THE public body responsible for Cairngorm Mountain faces “tough decisions” over its future, a watchdog has warned.

Caroline Gardner, the Auditor General for Scotland, said the coronavirus pandemic “increases the uncertainty around the costs and business model required for the mountain in the longer-term”.

Audit Scotland also called on the Scottish Government to “examine the long-term sustainability of the snow sports industry in Scotland”.

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It follows long-running problems at the ski resort.

Highlands and Islands Enterprise (HIE), a government agency, has had to step in to save it twice in the last ten years after external operators ran into financial difficulties.

A new report by Audit Scotland said this “raises serious questions about the sustainability of the business operating under the current model”.

HIE is the owner and custodian of Cairngorm Mountain, and has been responsible for its management for almost 50 years.

However the private sector has operated the ski area for much of this time via a lease agreement. 

Cairngorm Mountain Ltd (CML) previously operated the business but struggled financially and was taken into public ownership in 2008. 

In 2014, HIE transferred the operation of Cairngorm Mountain to Natural Assets Investments Limited (NAIL), which took full ownership of CML.

But in September 2018, the funicular railway – installed in 2001 as part of a wider strategy to regenerate the Aviemore area – was closed after a routine inspection revealed structural issues, and shortly afterwards CML directors placed the company into administration.

HIE again stepped in to take over the business, securing the assets and setting up Cairngorm Mountain (Scotland) Limited (CMSL) as a new subsidiary company to operate the mountain resort. 

Audit Scotland said it had "made progress in addressing some of the issues that arose under CML", but noted the new body generated an income of £243,000 between December 2018 and the end of March 2019, against expenditure of £804,000, leaving it with a deficit of £561,000.

HIE is currently entangled in two legal cases – one relating to financial guarantees provided by NAIL and its majority shareholder, and the other concerning design and build aspects of the funicular railway.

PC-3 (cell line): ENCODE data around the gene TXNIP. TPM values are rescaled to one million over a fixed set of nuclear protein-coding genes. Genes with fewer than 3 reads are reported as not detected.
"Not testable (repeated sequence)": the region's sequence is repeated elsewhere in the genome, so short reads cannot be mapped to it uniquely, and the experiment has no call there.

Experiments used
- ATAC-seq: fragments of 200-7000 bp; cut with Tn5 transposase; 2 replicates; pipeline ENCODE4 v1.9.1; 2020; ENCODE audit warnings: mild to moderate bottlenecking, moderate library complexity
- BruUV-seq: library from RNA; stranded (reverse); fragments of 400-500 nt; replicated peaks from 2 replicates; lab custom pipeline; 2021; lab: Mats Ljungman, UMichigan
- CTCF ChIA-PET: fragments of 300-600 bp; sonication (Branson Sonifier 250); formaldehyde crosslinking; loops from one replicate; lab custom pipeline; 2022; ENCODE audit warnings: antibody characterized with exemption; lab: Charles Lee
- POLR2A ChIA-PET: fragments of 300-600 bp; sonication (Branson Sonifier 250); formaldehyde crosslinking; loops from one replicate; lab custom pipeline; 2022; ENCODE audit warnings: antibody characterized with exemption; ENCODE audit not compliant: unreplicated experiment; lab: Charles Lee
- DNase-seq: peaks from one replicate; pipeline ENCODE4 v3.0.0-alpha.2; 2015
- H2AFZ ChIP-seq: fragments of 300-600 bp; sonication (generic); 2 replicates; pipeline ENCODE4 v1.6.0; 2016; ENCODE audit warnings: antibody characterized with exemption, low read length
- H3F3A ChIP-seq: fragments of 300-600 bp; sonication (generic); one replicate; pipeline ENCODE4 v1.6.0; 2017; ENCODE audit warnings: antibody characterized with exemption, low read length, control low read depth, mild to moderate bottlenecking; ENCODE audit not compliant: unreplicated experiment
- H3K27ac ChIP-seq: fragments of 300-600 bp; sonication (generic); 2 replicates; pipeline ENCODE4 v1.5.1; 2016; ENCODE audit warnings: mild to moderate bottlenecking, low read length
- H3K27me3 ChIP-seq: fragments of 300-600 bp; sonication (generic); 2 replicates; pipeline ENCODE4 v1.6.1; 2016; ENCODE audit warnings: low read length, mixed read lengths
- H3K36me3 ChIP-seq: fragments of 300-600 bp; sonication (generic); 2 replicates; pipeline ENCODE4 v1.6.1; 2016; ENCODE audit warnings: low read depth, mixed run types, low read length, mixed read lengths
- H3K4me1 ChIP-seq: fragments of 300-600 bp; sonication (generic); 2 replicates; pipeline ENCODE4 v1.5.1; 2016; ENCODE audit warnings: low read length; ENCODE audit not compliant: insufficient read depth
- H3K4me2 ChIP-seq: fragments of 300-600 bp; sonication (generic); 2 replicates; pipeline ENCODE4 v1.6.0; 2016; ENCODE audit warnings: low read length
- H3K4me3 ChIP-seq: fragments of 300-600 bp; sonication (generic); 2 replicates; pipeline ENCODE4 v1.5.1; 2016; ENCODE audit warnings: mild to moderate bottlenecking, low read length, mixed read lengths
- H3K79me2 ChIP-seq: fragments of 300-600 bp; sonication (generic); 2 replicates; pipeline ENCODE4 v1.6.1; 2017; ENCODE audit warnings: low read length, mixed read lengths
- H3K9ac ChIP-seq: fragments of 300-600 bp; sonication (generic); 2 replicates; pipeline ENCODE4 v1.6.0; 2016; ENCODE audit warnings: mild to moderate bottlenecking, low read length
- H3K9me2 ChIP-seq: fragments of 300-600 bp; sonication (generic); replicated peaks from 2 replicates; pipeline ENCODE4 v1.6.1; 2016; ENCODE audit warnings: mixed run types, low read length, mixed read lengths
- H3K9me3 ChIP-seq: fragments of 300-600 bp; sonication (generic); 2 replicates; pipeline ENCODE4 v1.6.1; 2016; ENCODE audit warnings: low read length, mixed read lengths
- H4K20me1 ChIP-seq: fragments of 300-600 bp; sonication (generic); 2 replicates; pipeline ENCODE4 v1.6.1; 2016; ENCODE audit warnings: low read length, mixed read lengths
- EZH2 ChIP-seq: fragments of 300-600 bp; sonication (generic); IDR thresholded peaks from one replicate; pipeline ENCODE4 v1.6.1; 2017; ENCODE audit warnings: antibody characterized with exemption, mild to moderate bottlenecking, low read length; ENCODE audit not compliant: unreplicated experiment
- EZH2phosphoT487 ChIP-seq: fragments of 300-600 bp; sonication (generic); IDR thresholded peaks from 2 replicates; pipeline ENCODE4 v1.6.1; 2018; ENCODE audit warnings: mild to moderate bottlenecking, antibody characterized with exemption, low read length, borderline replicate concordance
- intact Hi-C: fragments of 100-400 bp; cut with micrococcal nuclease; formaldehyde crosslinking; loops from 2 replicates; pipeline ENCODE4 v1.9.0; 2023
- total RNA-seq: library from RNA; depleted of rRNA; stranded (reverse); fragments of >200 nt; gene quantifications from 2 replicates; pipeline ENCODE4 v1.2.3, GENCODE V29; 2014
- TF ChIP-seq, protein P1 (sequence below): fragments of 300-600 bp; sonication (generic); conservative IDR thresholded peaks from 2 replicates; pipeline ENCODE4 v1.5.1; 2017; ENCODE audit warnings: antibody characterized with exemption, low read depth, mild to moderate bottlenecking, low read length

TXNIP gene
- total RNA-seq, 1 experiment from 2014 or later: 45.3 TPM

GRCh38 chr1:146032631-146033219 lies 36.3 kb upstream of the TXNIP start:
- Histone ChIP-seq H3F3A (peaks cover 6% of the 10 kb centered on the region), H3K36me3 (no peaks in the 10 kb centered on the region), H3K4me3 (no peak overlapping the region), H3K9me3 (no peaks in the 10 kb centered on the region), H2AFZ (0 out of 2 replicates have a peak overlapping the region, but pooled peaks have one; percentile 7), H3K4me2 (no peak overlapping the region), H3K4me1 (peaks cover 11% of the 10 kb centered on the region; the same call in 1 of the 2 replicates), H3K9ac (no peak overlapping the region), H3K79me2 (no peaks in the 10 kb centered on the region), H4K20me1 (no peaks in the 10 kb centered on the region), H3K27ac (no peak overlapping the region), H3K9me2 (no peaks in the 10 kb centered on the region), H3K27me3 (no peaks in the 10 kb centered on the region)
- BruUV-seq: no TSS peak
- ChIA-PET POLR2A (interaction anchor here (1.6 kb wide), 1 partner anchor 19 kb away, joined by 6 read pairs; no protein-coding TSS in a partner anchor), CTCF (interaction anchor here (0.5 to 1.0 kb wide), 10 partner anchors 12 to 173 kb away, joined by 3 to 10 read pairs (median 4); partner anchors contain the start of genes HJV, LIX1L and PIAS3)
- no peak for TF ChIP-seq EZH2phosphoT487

It hopes to reinstate the railway at an indicative cost of between £10 million and £15m, however its plans have been delayed by the Covid-19 pandemic.

It is also working on a masterplan for the long-term future of Cairngorm Mountain.

Audit Scotland’s report said local businesses and community representatives “emphasised the importance of the resort in contributing to an economy that is heavily dependent on tourism”. 

It added: “It is vitally important that HIE and the Scottish Government considers carefully the funding requirements for any future operating model, how costs will be met, and the opportunity costs of continued investment in Cairngorm Mountain and the wider snow sports industry. 

“Any future decisions, including whether public subsidies are necessary to continue operations, must take into account not only the economic benefits that the resort can bring to the Badenoch and Strathspey area but also the community, social and environmental impacts of continuing operations.”

Ms Gardner said: “HIE and the Scottish Government now face tough decisions on how to secure a sustainable operation at Cairngorm Mountain. The Covid-19 pandemic increases the uncertainty around the costs and business model required for the mountain in the longer-term. 

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“Any future spending decisions need to be informed by the wide range of groups with an interest in the mountain.”

Rural Economy and Tourism Secretary Fergus Ewing welcomed the report and said its recommendations are in line with a government review carried out in 2019. He said: “Cairngorm Mountain is an important natural asset and one which has the potential to provide significant input to the Scottish economy. 

“The snow sports industry is an essential part of Scotland’s rural economy, worth an estimated £30m per year and providing over 600 jobs. 

“Through HIE and Scottish Enterprise, the Scottish Government has made a commitment of over £8m towards infrastructure projects since 2014.”